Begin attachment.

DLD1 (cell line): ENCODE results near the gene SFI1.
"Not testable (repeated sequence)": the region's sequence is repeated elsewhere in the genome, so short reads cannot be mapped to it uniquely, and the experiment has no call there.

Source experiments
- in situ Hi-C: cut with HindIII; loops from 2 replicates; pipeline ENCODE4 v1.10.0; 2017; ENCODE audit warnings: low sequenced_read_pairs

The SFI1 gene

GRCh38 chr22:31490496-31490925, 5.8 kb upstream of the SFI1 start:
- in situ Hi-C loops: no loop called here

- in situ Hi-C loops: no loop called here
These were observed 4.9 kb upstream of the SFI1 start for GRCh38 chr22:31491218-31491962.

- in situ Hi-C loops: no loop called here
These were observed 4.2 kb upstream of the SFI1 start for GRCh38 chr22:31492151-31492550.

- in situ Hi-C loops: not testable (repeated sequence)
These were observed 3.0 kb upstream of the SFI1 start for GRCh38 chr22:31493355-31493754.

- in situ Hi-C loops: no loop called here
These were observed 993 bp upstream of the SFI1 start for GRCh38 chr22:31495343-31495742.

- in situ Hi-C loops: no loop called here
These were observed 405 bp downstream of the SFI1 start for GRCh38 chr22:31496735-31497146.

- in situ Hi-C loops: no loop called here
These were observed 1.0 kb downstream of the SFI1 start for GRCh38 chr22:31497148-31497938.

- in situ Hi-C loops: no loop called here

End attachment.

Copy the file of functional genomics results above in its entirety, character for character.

DLD1 (cell line): ENCODE results near the gene SFI1.
"Not testable (repeated sequence)": the region's sequence is repeated elsewhere in the genome, so short reads cannot be mapped to it uniquely, and the experiment has no call there.

Source experiments
- in situ Hi-C: cut with HindIII; loops from 2 replicates; pipeline ENCODE4 v1.10.0; 2017; ENCODE audit warnings: low sequenced_read_pairs

The SFI1 gene

GRCh38 chr22:31490496-31490925, 5.8 kb upstream of the SFI1 start:
- in situ Hi-C loops: no loop called here

- in situ Hi-C loops: no loop called here
These were observed 4.9 kb upstream of the SFI1 start for GRCh38 chr22:31491218-31491962.

- in situ Hi-C loops: no loop called here
These were observed 4.2 kb upstream of the SFI1 start for GRCh38 chr22:31492151-31492550.

- in situ Hi-C loops: not testable (repeated sequence)
These were observed 3.0 kb upstream of the SFI1 start for GRCh38 chr22:31493355-31493754.

- in situ Hi-C loops: no loop called here
These were observed 993 bp upstream of the SFI1 start for GRCh38 chr22:31495343-31495742.

- in situ Hi-C loops: no loop called here
These were observed 405 bp downstream of the SFI1 start for GRCh38 chr22:31496735-31497146.

- in situ Hi-C loops: no loop called here
These were observed 1.0 kb downstream of the SFI1 start for GRCh38 chr22:31497148-31497938.

- in situ Hi-C loops: no loop called here